HTC Legend battery indicator underreads

Thu, 2011-12-22 17:55 by admin · Forum/category:


I am talking about the problem where the HTC Legend does not, or does only after special measures, charge up to 100%, then too rapidly discharges down to some 3%, then continues to run for hours through these last three percent until the battery runs empty.

In fact, the phone and its charging behavior is mostly or wholly normal, but the displayed battery charge level is wrong and usually too low. You also get low-battery warnings long before the accumulator actually shuts off. This may be caused by an underreading voltage sensor.

Apparently the amount of underreading differs from phone to phone, but read on—we will solve this problem.

There are two solutions.

  1. If the phone is still under warranty, send it in and have it repaired or replaced. Insist that this is not a battery problem and that your battery is just fine, otherwise they may keep telling you to buy a new battery.
  2. If the phone is out of warranty, install Battery Monitor and switch it to voltage-based operation.

I have tested a few promising battery monitor programs and found only Battery Monitor by Simmo useful for this particular purpose. Be careful, there are a few programs with similar names.

The latest version requires Android 4, and the author has renamed himself to Sim2k. The older version 9.4 appears to work on Android 2.2 and up. It is still available from:

The easiest way to install it is:

  1. Make sure you have Menu, Applications, Unknown sources checked.
  2. Open this web page on your phone.
  3. Tap the above Dropbox link.
  4. Install Battery Monitor 9.4.
  5. You can now uncheck Menu, Applications, Unknown sources again, if you want to stay on the very safe side. Or leave it checked and just be careful what you install.

Thanks, Simmo, aka Sim2k, for providing this very useful program! Thanks also to jon_kennedy, who kicked in with the information on version 9.4.

Voltage measurement

  1. Power down your phone and connect it to the charger.
  2. After at least 6 hours start your phone. Leave the charger connected.
  3. Pull down the notification bar and check the Battery Monitor notification. Make a note of the voltage. This is your high voltage.

If your high voltage is around 4.1 V, the phone will likely be almost perfectly usable. If it is around 4.0 V, you will lose some battery capacity, because the phone will not fully discharge the battery. It will instead perform an emergency shutdown too early, before the battery is nearly empty. But you will not lose all that much, as the voltage only goes further down when the battery is already mostly empty.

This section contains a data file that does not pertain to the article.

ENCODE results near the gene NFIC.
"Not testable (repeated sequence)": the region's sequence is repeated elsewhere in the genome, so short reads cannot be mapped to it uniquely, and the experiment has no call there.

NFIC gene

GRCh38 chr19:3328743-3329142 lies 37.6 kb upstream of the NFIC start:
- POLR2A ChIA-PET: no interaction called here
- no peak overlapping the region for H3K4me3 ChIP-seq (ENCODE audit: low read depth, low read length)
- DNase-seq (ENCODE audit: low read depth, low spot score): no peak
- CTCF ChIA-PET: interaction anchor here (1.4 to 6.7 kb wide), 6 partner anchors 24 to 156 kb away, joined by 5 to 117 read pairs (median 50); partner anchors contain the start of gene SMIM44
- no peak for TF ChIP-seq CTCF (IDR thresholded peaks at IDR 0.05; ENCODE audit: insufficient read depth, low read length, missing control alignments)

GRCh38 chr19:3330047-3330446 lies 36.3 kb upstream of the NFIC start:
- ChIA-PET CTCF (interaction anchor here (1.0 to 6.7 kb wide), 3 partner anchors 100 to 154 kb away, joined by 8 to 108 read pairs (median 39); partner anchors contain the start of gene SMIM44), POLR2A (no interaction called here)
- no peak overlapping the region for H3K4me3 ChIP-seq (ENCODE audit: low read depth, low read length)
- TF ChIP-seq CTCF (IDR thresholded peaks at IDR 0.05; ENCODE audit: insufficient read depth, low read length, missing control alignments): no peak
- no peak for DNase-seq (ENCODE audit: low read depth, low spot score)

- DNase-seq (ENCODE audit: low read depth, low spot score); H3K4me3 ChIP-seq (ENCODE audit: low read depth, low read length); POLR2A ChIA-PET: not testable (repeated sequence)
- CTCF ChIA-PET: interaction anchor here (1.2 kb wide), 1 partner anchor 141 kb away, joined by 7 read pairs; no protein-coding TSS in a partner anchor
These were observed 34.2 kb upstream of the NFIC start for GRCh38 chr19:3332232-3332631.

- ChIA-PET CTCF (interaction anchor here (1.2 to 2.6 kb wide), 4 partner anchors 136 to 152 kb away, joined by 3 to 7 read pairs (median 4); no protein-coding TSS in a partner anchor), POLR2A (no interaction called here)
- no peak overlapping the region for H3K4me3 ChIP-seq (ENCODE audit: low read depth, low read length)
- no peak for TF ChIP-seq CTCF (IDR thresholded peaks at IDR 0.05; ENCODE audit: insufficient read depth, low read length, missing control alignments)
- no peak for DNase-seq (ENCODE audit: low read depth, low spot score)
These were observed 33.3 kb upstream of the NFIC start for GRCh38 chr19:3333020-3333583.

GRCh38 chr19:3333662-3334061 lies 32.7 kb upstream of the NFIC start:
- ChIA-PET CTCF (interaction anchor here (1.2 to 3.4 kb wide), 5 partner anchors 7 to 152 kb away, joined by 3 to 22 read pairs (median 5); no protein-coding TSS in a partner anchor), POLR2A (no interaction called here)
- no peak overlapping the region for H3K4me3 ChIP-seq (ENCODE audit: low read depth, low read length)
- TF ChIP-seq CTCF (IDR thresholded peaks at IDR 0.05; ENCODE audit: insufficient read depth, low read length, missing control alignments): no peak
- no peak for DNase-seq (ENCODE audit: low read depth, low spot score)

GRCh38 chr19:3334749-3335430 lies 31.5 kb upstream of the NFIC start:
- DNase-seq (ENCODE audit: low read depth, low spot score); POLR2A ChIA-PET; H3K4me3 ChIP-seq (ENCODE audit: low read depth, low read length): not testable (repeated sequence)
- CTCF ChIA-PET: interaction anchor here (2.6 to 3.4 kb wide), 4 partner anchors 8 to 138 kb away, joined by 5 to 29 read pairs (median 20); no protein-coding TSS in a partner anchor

If your high voltage is around 3.9 V, it may be better to discard the phone and get another one, because too much of the battery capacity will remain unused. The phone may only use 60% of the total battery capacity. At 3.8 V it may only use less than half, rendering the phone impracticable to use.

Tap the notification to open Battery Monitor.


  1. Make sure "Disable Notification" is not selected.
  2. Set the text color to your liking. Example: White + Orange / Red at 30%
  3. Tap the "Main Menu" button at the bottom. You may have to scroll down a bit.


  1. Select "Voltage Based".
  2. Set the Max voltage to the voltage you have measured with Android System Info.
  3. Set the Min voltage to 3450 mV. You can later adjust this voltage as described below.
  4. Disable "Display Both Levels", as the system level percentage is useless.
  5. Set "Other Options" to your liking. I do not yet know whether they pertain to the widget or to the icon or to both.

You can later fine-tune these voltages to make sure the percentages are most useful.

You should measure the minimal voltage by letting your battery run down until the phone shuts off on its own. For convenience you can do this on a day when your battery is near-empty anyway.

Then connect the charger, charge one minute, disconnect the charger, start the phone, and check the voltage again. This is your more precise Min voltage. Reconnect the charger and set this voltage in Battery Monitor as the Min voltage.

You can also adjust the Min voltage such that you see the percentage run down to 01% a short time before the phone shuts down on its own.

If the phone shuts down while you still see a higher percentage value than 01%, raise the min voltage a bit. If you see 01% for too long, lower it a bit.

Other settings

I do not recommend to put the widget on one of the desktop screens. I think the widget is useless and the icon in the notification bar is all that is needed.

If you use a ROM like CyanogenMod that allows you to display a percentage figure in the notification bar in the place of the battery icon, disable that (wrong) number as well, as it is just as useless and only confusing.

That's it. Your Legend is as good as new. (:-)

OK, not quite. You still get some battery-low warnings too early, and the orange low-battery light will be on after that. Just ignore them and trust the new indicator instead.

Also repeat the above procedures after a while. Your voltage sensor may have deteriorated again.

Unfortunately there will be a few cases in which the sensor is too far off or there is a more severe defect. So test your phone thoroughly to see whether it is indeed well usable. If not—sorry, bad luck.

One final hint: Charging the battery higher than 4.1 V (true voltage, not the voltage displayed by Battery Monitor), i.e. higher than approx. 90%, strains and thus ages it somewhat. Unless you really need a full charge, you may as well disconnect the charger around 85% to 90% (according to Battery Monitor), if you happen to spot that condition. Your battery will live a little bit longer that way. Just don't get neurotic about this. A new battery is not that expensive either.